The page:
Thursday, September 24, 2009

Jeremy's article on MySQL Sandbox in Linux Magazine


Jeremy Zawodny and MySQL Sandbox

Jeremy Zawodny of Craiglist has written a kind article about MySQL Sandbox.
The article, MySQL Sandbox: Treat MySQL Instances like Virtual Machines, is a practical test of MySQL Sandbox with usage examples and warm appreciation.
Thanks, Jeremy!

The article was published in July but I noticed it only today. I guess I should pay more attention to my favorite topics when I travel.

Tuesday, September 15, 2009

Partitioning with non integer values using triggers

Looking at Bug#47310, which is a feature request that I hear frequently when I talk about partitions, I wrote a comment, suggesting triggers to work around the limitation.
The reason for the limitation is that allowing arbitrary functions for partitioning was too complex and it was provoking crashes and other unpleasant side effects (see the discussion under bug#18198).
But if you use a trigger, the resulting column is a plain integer, and many of the side effects disappear. The drawback is that you need to add a column to your table, and you need to use that column when searching for data. With that in mind, you can implement the workaround quite easily.

USE test;
DROP TABLE IF EXISTS users;

CREATE TABLE users (
user_id int(10) NOT NULL,
username varchar(25) DEFAULT NULL,
dummy INT not null,
PRIMARY KEY (user_id, dummy),
UNIQUE KEY username(username,dummy)
) ;

CREATE TRIGGER users_bi
BEFORE INSERT ON users
FOR EACH ROW
SET NEW.dummy = ASCII(LOWER(LEFT(NEW.username,1)));

ALTER TABLE users PARTITION BY RANGE (dummy) (
PARTITION p0 VALUES LESS THAN (96), #being f
PARTITION p1 VALUES LESS THAN (109), #being m
PARTITION p2 VALUES LESS THAN (115), #being s
PARTITION p3 VALUES LESS THAN (122) #being z
);

INSERT INTO users (user_id, username)
VALUES (1,'Joe'), (2,'Sam'),(3,'Abe'),(4,'Rich');

EXPLAIN PARTITIONS SELECT * FROM users
where username = 'Abe';
# This simple query doesn't use partition pruning.
# This is to be expected.

EXPLAIN PARTITIONS SELECT * FROM users
where dummy = ASCII('a') and username = 'Abe';
# Here, the partition pruning kicks in, at the price of an extra
# condition in the query.

Saturday, September 12, 2009

Snow Leopard blues


Apple Snow Leopard blues

On Friday afternoon, I went to give a presentation about MySQL advanced features at the Sardegna Ricerche technology park. The presentation included a quick introduction to MySQL Sandbox, something that I have been doing for years, and I thought I could do blindfold, if required. However, something didn't go as expected.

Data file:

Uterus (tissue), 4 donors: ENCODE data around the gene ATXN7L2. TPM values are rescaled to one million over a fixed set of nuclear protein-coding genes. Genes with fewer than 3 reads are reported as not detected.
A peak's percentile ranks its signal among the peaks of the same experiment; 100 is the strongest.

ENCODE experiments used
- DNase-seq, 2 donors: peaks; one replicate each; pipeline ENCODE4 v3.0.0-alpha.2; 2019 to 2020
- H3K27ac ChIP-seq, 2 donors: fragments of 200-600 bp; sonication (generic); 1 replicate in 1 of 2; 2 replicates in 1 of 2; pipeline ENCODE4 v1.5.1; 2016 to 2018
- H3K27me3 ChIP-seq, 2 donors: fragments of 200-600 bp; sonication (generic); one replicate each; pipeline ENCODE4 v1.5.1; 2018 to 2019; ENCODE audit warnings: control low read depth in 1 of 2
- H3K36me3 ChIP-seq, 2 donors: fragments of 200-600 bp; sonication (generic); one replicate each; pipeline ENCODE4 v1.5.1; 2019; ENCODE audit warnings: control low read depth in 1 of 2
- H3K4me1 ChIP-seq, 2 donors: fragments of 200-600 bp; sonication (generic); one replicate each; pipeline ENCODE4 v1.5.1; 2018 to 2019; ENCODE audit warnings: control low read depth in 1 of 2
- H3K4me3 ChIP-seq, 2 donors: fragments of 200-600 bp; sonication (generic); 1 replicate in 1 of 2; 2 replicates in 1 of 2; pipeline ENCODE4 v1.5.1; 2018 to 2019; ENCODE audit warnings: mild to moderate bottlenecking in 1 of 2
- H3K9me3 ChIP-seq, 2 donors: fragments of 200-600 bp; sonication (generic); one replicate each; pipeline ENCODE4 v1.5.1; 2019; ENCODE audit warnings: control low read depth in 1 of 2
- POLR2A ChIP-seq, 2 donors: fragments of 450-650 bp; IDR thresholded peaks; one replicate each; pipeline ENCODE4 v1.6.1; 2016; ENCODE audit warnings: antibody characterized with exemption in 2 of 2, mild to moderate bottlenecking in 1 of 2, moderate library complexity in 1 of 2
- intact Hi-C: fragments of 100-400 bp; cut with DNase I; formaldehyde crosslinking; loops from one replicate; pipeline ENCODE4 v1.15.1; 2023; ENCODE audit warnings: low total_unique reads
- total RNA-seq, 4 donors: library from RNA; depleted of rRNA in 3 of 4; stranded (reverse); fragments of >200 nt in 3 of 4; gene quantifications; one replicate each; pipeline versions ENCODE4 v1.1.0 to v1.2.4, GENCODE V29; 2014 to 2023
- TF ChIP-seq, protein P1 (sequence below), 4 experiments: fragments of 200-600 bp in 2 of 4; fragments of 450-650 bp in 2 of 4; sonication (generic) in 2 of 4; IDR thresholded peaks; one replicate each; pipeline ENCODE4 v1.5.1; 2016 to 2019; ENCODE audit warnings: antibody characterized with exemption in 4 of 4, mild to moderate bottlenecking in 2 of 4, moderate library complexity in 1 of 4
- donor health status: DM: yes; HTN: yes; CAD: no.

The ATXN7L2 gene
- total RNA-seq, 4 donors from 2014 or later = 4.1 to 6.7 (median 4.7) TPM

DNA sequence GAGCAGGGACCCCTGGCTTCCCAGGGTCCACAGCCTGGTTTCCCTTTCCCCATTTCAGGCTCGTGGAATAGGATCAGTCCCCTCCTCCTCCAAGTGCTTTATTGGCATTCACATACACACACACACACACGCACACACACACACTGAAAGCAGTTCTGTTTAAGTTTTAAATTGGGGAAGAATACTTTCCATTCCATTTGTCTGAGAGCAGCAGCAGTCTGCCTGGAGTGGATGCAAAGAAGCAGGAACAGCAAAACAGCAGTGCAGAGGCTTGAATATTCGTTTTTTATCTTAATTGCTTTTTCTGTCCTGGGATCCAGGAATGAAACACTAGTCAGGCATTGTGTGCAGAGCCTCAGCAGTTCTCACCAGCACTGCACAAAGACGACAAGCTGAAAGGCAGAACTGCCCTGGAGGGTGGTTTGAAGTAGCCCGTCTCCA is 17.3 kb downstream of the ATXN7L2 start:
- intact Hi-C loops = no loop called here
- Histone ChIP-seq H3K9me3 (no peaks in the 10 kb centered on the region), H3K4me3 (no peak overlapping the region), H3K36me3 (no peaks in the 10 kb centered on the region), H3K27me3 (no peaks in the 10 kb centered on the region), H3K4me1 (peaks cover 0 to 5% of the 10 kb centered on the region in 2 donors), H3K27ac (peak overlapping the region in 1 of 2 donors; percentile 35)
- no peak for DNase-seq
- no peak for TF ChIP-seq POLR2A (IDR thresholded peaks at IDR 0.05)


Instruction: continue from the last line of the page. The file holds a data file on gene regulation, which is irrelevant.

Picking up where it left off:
Just when I was showing off how easy is it to install a MySQL sandbox from a tarball, I was faced by an unexpected error. The tar application was not among the recognized ones. As soon as I saw the error, I immediately knew what had happened. That morning I upgraded my Mac OSX to Snow Leopard. And, unknown to me, Apple has changed the default tar, which is not a symlink to the GNU tar, but points at bsdtar. Not a difficult fix (I released a new version of MySQL Sandbox this morning) but not something that you want to deal with during a live demo either.
Apart from that, Snow Leopard seems to behave nicely. Somebody else had nasty compatibility problems but so far I have been spared.
One annoying problem is that Safari crashes with Java applications, because of the faulty Java 1.6 package released with Snow Leopard. Apparently, Java 1.5 and 1.6 both point at the same binaries, on the grounds that 1.6 is backward compatible. Well, it is, but it crashes the browser, so I looked around for a remedy, and I found out that someone else has fixed the issue and shared the recipe. Thanks, folks. It worded for me as well.

Thursday, September 10, 2009

The Open Source Events Calendar


Open Source Events Calendar

Kudos to Lenz, who, acting on an idea launched by Ronald Bradford some time ago, has put together a comprehensive calendar of open source events. Most of them are somehow related to the MySQL ecosystem, but there is no limitation to what the calendar contains.
Here is the announcement, with the instructions to use and contribute to the calendar.
In addition to informing you about the events, this calendar does also tell you when a deadline is approaching. Using this tool, you won't miss a call for participation anymore.
You can simply subscribe to the iCal feed (it's a Google calendar) or see it online.
And of course, we want to improve the calendar. Feel free to submit new events using the event submission form.

We're looking into ways of improving the service. It would be nice to have a widget to show on your blog. Using Google APIs, it's easy to create such a widget, but the events are shown in insertion order, rather than chronological order. If anyone knows how to fix this issue, please contact me or Lenz.

Sponsoring OpenSQLCamp


OpenSQL Camp 2009 in Portland, OR

The next OpenSQLCamp will be held in Portland, Oregon, USA. It is being organized by Eric Day, well known to the open source community for his active and productive participation to several projects (especially Drizzle and Gearman).

The event is public and free. Therefore, it needs public sponsoring. I don't know yet if I can attend, but I have already donated something to the organizers, and I am officially a sponsor. You can be one too. Simply go to the sponsors page and donate a minimum of $100 as in individual or $250 as an organization.
And of course, if you plan to participate, register yourselfand eventually propose a session.
OpenSQLCamp is a fun, equal level event. If you have something to say, write a proposal, and the other participants will tell you if they want to hear it or not. Either way, you will learn something.

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